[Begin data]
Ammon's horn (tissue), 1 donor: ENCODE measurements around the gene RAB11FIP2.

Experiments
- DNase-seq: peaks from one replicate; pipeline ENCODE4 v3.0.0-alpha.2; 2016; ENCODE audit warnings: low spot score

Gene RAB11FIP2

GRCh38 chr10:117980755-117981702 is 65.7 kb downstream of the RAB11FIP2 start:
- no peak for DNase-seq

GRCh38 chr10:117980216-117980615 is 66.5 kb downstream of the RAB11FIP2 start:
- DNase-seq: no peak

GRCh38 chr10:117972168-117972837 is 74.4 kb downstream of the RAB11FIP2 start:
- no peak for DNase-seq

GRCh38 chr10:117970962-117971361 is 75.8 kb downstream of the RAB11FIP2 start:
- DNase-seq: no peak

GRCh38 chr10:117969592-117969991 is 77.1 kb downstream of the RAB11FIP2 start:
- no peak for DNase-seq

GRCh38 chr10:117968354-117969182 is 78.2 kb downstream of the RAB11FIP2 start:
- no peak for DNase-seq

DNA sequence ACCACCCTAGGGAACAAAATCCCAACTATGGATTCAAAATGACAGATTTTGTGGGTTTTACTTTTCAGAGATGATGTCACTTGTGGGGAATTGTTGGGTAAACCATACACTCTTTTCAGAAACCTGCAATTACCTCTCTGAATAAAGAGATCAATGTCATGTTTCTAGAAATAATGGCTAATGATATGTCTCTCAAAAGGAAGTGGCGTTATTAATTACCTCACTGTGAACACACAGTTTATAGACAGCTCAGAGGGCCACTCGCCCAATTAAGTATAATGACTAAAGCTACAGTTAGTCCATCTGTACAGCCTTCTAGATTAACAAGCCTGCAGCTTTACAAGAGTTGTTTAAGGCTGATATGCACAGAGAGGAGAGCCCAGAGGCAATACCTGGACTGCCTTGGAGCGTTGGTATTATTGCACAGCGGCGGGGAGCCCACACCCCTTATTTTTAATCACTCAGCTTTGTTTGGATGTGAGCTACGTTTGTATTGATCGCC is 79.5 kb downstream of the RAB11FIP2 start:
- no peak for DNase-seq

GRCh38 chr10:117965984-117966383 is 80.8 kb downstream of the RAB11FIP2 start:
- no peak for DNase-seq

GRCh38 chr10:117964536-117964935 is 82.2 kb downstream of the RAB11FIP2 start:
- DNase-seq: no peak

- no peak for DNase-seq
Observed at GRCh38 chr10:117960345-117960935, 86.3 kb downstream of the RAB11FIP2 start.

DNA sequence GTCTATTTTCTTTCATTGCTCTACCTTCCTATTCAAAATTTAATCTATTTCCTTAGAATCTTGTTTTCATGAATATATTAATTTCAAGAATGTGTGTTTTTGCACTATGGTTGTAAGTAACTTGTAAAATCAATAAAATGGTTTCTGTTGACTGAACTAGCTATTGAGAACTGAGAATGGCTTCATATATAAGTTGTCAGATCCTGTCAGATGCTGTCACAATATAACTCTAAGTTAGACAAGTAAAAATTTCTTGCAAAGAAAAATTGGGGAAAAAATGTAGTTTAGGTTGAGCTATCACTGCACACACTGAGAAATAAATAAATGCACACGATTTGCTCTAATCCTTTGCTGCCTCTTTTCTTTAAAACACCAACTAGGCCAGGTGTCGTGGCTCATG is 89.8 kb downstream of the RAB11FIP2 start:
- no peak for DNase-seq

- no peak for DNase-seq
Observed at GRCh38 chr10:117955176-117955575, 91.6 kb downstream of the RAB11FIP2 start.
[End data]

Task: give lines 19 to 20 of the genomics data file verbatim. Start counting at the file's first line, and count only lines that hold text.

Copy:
GRCh38 chr10:117965984-117966383 is 80.8 kb downstream of the RAB11FIP2 start:
- no peak for DNase-seq